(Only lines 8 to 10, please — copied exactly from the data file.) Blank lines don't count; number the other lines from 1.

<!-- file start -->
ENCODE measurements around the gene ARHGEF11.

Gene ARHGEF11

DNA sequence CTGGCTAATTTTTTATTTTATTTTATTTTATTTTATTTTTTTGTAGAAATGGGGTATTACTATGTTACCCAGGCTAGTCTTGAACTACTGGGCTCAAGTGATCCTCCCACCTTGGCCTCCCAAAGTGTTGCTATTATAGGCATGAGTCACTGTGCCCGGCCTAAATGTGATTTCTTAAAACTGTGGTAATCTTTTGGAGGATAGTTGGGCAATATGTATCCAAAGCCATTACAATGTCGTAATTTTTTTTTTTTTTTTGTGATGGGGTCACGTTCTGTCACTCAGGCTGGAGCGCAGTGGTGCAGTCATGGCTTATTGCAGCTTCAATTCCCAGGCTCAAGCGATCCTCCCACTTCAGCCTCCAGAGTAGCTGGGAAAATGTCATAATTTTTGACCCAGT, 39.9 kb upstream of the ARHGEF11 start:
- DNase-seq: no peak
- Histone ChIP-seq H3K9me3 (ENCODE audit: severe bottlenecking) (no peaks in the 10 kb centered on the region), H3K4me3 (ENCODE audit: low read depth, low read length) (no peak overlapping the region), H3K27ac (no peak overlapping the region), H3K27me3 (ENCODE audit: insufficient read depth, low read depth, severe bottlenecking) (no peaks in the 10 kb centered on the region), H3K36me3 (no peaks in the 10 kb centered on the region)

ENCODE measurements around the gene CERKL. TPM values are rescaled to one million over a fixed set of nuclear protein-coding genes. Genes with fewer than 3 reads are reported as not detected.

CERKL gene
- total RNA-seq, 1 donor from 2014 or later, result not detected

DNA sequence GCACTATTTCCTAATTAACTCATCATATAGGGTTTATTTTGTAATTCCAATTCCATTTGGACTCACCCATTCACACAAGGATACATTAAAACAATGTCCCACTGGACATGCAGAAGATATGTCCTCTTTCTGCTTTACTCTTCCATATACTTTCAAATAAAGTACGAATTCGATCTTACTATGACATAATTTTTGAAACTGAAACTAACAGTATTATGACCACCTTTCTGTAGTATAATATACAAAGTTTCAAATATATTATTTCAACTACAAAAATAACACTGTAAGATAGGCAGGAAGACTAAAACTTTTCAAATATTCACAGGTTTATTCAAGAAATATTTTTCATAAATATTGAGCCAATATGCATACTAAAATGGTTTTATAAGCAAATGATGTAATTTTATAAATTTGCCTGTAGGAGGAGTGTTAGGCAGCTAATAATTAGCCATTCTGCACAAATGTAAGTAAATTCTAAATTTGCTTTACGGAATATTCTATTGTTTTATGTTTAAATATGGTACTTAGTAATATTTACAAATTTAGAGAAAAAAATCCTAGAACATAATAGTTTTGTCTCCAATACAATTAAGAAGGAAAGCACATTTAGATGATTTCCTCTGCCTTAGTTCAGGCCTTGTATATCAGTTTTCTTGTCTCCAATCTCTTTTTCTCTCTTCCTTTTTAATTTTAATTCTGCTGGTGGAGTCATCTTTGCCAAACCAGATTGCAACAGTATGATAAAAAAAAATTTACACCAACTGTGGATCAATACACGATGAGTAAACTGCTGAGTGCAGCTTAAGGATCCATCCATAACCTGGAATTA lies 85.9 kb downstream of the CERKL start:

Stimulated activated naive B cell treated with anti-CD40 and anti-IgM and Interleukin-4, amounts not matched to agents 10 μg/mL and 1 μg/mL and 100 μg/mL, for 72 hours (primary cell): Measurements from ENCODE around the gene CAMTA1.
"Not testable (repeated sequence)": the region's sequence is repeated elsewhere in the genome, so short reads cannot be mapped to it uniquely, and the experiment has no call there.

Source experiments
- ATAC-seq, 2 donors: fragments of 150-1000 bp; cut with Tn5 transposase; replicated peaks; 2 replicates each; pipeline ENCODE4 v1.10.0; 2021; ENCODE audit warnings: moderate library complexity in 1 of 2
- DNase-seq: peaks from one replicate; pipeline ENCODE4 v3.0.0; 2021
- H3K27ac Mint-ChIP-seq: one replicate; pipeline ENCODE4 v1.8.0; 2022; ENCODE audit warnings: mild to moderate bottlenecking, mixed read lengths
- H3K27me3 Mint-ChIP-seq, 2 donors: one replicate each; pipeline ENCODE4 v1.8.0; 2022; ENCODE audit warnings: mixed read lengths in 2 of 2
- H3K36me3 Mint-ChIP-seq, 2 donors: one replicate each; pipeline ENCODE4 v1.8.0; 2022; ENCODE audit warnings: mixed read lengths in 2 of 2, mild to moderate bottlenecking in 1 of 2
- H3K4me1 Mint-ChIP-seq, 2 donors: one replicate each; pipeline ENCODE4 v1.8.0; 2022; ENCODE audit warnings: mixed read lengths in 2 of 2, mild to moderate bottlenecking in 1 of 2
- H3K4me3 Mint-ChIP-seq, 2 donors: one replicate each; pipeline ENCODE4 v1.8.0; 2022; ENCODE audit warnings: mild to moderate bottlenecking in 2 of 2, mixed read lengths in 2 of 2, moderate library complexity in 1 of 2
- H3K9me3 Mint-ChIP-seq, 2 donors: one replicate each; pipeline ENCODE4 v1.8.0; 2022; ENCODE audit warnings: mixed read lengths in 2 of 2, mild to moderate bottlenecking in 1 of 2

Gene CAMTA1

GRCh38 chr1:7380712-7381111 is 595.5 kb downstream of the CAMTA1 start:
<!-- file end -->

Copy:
- total RNA-seq, 1 donor from 2014 or later, result not detected

DNA sequence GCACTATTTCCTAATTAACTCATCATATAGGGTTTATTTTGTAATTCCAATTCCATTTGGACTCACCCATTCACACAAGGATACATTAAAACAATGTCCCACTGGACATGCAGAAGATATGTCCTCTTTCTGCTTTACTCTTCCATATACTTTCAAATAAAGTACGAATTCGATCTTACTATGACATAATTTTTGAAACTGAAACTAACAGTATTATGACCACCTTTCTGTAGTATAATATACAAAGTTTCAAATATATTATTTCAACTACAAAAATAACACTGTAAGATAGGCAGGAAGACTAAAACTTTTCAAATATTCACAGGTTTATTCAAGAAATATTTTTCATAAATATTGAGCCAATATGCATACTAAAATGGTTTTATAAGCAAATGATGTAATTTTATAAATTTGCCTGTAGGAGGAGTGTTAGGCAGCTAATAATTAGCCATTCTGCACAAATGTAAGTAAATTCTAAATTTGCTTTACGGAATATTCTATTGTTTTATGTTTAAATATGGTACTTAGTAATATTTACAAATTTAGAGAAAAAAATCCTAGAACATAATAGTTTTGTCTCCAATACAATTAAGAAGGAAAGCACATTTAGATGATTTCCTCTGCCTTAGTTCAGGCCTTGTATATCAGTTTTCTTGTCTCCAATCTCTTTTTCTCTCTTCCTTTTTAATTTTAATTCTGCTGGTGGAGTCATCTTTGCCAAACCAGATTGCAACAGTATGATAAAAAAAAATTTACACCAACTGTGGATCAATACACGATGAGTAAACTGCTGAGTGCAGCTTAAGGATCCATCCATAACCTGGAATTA lies 85.9 kb downstream of the CERKL start:

Stimulated activated naive B cell treated with anti-CD40 and anti-IgM and Interleukin-4, amounts not matched to agents 10 μg/mL and 1 μg/mL and 100 μg/mL, for 72 hours (primary cell): Measurements from ENCODE around the gene CAMTA1.